In my business writing workshops across the country, the same themes crop up time and again: Write more concisely, and send your email only to those who truly need it; give enough background to bring the reader up to speed with where you are now, so he or she does not have to dig back through all the old emails to figure out what you are talking about and can answer easily; and let the reader know what he or she is supposed to do with, or about this email.

On the other hand, not all readers want “short and sweet” – believe it or not! That is why knowing your reader is so very important. Some of the participants in my workshops want a bit of friendliness – a “Hi, Mary. Hope you had a great weekend” sort of greeting to ease into the message. Others are totally put off by this “friendly” approach, and would rather just have the facts.

So ask yourself these questions:

  1. What must this email accomplish? What specific results do I need?
  2. Who am I writing it to? What, and how much information does this reader need?
  3. What is the relationship (tone) I need to set up, or reinforce, with this reader to get the results I need?
  4. What content should I use? What do I need to tell this reader to get the results I need?

If you find these tips helpful, why not bring Gail to your workplace or meeting for an onsite workshop or for a shorter presentation, one-on-one coaching, or consulting.

© 2013 Gail Tycer • www.GailTycer.com

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Good manners, good email

Consider the tone of your message.  Tone is the relationship the writer sets up with the reader.  Even though email is a friendly medium, it’s tough to make humor (especially humor clothed in sarcasm) or tongue-in-cheek comments work in email, and it’s best to avoid them.  Also avoid personal comments about others, or knee-jerk emotional responses – email is no place for sarcasm, hostility, cynicism, or whining.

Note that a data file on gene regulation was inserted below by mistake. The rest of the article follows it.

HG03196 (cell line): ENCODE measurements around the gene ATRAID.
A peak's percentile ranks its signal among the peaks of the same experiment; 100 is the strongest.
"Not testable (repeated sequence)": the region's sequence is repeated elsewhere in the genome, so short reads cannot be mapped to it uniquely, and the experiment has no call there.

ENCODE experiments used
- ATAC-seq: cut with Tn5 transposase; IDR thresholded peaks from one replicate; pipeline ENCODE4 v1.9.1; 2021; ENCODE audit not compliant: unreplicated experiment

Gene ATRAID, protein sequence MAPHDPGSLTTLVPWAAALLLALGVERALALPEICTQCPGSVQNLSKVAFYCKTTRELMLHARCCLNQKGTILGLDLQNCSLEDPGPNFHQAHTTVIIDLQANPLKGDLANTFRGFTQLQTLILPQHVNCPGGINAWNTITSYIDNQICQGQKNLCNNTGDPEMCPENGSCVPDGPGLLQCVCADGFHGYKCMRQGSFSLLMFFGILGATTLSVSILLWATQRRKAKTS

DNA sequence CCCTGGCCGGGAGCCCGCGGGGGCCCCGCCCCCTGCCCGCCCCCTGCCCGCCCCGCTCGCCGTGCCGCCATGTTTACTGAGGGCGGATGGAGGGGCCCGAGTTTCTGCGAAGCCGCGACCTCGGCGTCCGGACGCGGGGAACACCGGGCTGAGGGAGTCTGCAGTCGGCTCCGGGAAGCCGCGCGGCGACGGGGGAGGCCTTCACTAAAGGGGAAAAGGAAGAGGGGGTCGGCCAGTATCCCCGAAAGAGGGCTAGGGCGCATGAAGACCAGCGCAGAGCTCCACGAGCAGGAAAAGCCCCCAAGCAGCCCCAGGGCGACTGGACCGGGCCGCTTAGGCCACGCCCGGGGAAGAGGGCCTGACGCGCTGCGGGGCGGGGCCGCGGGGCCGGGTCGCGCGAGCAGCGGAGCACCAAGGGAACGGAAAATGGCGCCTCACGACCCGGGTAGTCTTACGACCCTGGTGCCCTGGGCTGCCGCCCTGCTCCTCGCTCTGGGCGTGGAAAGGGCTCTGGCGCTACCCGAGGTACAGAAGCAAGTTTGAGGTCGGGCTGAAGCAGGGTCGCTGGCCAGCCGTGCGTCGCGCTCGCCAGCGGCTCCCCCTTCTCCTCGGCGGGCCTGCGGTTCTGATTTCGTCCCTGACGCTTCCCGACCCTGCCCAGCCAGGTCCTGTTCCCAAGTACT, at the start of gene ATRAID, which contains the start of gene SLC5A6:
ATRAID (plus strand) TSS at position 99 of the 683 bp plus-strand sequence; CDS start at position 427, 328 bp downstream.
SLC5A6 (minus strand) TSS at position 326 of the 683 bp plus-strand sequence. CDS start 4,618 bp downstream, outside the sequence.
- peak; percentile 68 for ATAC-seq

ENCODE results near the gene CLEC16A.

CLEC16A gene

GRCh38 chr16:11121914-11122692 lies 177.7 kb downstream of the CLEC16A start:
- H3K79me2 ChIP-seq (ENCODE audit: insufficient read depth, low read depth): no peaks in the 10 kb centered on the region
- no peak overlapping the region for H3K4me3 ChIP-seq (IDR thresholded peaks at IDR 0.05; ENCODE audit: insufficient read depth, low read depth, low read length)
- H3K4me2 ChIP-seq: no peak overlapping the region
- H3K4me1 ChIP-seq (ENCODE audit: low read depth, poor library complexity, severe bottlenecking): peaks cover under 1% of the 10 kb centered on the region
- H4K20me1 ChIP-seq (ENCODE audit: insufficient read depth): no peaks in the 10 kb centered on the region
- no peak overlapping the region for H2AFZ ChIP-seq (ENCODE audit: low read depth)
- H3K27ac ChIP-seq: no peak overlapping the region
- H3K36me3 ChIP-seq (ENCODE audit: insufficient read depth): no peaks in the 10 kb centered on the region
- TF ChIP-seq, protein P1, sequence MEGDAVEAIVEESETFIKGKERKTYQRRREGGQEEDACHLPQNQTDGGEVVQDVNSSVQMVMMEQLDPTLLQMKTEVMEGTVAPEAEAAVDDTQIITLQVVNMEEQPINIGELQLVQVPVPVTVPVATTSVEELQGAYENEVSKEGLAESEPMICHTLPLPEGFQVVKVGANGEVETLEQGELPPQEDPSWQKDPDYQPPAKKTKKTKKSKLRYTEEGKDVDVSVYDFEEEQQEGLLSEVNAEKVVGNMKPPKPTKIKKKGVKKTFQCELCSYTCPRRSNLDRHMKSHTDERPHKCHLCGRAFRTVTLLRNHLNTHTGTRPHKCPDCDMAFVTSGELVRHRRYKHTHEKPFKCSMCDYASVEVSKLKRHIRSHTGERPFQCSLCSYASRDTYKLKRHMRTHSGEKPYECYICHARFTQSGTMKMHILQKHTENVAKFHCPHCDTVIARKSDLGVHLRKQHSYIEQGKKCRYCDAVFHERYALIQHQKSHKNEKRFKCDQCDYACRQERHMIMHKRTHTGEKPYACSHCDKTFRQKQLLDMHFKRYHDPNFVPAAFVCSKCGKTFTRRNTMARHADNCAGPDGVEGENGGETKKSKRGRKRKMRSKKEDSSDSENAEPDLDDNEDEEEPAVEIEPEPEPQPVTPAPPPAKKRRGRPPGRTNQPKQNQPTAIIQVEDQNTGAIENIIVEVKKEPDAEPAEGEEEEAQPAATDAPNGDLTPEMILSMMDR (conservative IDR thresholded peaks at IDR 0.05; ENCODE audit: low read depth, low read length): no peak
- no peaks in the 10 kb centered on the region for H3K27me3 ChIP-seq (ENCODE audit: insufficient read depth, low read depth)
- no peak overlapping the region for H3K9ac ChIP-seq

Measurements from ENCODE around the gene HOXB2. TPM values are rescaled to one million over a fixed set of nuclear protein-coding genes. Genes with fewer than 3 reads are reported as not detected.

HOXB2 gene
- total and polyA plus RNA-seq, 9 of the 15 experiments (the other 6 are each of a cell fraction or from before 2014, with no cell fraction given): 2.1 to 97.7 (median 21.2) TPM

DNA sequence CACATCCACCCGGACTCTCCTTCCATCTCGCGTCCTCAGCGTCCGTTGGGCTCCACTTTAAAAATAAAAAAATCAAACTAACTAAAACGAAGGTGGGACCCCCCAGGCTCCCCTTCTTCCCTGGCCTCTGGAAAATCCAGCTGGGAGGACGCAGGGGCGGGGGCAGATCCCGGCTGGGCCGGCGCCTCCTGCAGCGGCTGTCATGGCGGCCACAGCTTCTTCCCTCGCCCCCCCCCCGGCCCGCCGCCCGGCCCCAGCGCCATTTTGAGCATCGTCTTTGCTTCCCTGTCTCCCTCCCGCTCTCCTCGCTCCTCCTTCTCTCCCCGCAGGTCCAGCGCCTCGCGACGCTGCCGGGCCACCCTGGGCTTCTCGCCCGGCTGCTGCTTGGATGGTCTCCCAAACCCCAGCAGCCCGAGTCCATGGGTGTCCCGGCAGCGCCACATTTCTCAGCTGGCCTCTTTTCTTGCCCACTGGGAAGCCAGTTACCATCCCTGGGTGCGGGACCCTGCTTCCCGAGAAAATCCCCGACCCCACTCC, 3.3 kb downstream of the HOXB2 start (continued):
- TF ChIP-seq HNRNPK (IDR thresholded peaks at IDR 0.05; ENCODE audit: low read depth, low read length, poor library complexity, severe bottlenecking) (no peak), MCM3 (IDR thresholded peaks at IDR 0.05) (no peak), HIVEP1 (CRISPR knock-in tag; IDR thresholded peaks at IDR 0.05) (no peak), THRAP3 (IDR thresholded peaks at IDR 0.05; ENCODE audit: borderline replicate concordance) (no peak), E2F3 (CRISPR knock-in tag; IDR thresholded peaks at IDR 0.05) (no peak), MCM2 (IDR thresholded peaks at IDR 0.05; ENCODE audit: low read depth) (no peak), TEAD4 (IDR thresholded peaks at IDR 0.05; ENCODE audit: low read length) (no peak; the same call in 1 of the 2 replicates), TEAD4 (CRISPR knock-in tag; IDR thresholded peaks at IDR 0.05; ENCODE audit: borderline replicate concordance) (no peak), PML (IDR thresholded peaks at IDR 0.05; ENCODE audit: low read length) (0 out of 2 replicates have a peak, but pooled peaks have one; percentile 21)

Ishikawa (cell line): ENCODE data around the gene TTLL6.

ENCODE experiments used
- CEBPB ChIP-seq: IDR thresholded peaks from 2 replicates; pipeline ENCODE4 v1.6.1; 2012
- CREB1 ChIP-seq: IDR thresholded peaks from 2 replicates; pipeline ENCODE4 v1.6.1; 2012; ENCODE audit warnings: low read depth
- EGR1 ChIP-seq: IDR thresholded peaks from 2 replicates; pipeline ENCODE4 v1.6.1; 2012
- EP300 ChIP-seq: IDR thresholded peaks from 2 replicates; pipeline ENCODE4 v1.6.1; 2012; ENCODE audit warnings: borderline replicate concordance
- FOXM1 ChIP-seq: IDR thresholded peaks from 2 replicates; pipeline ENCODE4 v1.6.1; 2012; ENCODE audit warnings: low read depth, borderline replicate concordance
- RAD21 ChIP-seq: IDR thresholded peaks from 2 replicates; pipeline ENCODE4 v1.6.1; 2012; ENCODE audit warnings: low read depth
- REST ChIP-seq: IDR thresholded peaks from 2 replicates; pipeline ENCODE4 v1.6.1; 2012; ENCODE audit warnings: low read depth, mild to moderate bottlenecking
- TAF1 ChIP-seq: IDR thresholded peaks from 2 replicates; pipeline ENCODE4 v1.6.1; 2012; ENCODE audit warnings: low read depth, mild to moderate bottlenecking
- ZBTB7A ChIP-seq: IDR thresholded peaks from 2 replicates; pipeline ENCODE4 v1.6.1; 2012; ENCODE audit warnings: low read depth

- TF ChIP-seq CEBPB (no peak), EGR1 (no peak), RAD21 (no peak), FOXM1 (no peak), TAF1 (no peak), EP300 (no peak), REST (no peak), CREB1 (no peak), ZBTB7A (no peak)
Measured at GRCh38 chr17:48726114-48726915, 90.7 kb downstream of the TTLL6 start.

Remain professional at all times.  Consider waiting a bit before emailing a “sensitive” message.  Avoid “venting,” vulgarity, or certainly, any kind of profanity.  Think about your corporate culture, or prevailing attitude – which can be especially critical for emails to co-workers.
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Overcoming Email Irritants

If I were to ask you what are the things about your incoming email that are most likely to drive you right over the edge some day, what would you say?

Here are the most common, perhaps not-so-surprising answers most often given at my email workshops across the country:

1.  Emails sent “reply all,” or to an entire emailing list, rather than just to those few who really have a need for the information